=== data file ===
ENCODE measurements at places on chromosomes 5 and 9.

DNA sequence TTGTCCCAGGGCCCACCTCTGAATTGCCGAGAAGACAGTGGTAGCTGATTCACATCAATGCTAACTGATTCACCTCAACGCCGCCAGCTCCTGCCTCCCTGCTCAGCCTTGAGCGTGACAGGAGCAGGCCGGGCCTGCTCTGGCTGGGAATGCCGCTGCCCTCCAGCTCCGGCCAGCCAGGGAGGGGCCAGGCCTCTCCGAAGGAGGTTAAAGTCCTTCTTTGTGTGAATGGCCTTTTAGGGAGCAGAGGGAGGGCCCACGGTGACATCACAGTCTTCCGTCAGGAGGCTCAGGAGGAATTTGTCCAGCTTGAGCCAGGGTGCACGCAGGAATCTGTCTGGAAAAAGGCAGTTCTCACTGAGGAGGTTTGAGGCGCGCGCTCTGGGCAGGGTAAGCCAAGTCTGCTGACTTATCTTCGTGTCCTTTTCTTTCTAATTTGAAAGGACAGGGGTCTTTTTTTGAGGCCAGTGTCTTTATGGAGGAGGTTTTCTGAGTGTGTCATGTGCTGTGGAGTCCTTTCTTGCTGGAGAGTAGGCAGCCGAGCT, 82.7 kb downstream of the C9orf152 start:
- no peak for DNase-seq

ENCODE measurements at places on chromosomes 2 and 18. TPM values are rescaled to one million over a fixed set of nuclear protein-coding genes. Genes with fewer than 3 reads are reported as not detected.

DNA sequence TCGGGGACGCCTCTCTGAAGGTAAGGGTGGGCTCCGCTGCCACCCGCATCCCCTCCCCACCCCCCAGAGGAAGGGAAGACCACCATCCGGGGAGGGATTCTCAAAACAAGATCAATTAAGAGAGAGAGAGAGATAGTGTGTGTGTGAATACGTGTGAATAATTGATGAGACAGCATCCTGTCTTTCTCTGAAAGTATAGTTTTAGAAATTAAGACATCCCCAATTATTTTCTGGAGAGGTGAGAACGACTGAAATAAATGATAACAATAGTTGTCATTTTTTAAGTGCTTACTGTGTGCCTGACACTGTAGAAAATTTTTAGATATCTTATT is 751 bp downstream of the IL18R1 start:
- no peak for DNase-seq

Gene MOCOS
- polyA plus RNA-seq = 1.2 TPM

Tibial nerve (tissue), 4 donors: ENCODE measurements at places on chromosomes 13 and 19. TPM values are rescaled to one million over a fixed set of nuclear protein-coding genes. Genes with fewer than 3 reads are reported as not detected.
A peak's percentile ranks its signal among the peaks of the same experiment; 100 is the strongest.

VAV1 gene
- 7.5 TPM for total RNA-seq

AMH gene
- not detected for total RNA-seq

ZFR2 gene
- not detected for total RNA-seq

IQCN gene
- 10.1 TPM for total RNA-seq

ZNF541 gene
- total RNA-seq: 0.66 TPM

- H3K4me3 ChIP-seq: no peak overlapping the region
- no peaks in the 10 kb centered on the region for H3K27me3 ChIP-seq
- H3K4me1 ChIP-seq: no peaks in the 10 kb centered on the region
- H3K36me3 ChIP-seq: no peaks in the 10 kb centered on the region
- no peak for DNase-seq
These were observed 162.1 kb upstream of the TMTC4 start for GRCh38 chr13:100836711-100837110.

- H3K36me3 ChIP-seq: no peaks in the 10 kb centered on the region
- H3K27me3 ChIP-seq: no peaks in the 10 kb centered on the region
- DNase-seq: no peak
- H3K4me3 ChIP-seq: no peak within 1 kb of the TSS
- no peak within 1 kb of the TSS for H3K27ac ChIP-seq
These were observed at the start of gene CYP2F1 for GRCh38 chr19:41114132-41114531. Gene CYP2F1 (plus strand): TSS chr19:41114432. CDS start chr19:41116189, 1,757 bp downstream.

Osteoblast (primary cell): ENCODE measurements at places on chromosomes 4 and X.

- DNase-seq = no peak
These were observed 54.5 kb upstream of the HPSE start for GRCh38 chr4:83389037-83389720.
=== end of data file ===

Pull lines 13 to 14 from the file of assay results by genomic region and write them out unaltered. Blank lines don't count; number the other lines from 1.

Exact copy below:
AMH gene
- not detected for total RNA-seq